24 May 2022
By Elise Thomas
The conspiracy theory and anti-lockdown movement in Australia has strong ties to several of the minor and micro-parties which ran candidates in the 2022 Federal election. In some cases, the parties emerged from these movements; in other cases, existing parties participated in events associated with them (rallies, panel discussions, etc.) and sought to win their votes.
Of these parties, all but two have failed to get any candidates elected: The outcome of the Senate elections in Victoria and Queensland remain unclear at the time of writing, but it is possible that One Nation’s Pauline Hanson and United Australia Party’s Ralph Babet may win their seats.
This almost complete defeat of the self-described “freedom friendly minor parties” could be expected to be met with anger, disappointment and potentially the propagation of election fraud conspiracy theories amongst their supporters. As part of RMIT FactLab’s Mosaic Project, researchers from ISD and CASM Technology set out to analyse their reaction.
Within existing conspiracy theory groups on Telegram and Facebook, allegations of election fraud are currently widespread but mostly non-specific. Two days after the result of the election was announced, there has been no indication of this narrative gaining traction outside those existing groups.
However, it does appear that at least two legal challenges may be mounted based on claims that the Australian Electoral Commission (AEC) interfered with the election, either through intentionally providing incorrect advice about how to vote or by interfering with the ballots in some manner. If these challenges are mounted, they are likely to amplify narratives about election fraud.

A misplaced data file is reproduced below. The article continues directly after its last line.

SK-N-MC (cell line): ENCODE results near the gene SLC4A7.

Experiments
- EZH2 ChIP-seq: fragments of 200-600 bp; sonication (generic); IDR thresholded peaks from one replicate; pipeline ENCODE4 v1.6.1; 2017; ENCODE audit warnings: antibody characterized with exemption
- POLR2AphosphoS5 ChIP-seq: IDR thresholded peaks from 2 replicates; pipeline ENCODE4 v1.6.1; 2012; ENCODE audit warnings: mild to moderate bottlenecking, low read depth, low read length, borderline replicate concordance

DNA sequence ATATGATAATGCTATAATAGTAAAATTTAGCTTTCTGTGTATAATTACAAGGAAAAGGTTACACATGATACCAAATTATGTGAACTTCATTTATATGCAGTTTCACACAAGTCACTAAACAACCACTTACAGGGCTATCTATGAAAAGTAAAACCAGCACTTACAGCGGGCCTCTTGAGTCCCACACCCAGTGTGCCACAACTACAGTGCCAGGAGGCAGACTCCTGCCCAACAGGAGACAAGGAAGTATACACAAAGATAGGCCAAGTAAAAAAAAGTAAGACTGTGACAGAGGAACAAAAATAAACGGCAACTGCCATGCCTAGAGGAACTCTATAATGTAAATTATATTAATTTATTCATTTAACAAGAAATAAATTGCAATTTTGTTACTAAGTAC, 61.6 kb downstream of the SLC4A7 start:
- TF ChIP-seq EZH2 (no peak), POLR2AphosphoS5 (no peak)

The following Dispatch provides an initial overview of the most common forms of election integrity conspiracy theories and discourse we have observed in existing conspiracy theory groups on Telegram and Facebook in the immediate aftermath of the election.
Suspicion in search of a narrative
The most common form of election integrity discussion happening in the (roughly) 36 hours following the election appears to be general but unspecific allegations of fraud – for example, many statements such as “It was rigged!” without an underlying narrative as to how it may have been rigged. This appears to be a relatively widespread sentiment, although not a consensus, across conspiracy theory groups on Telegram.
A poll posted by anti-lockdown group Reignite Democracy (the leaders of which both ran failed campaigns as independents for the Victorian Senate), for example, asked its followers whether the election was rigged. 82% of the 4166 respondents felt that it was, with no further information as to how, or by whom. A very similar percentage, 83%, also agreed that the election was “Definitely rigged” in a poll by anti-lockdown influencer Dave Oneeglio.
There does appear to be an active search underway to find “evidence” of election rigging around which a narrative can be built. Sovereign Citizen group The Australia Project (TAP) has been asking users in multiple Telegram channels to send in any evidence of election rigging. In particular, they have been asking for the names of individuals who may have participated in election rigging – this is a concern as it creates the potential for harassment of AEC staff, volunteers or others involved in the election process.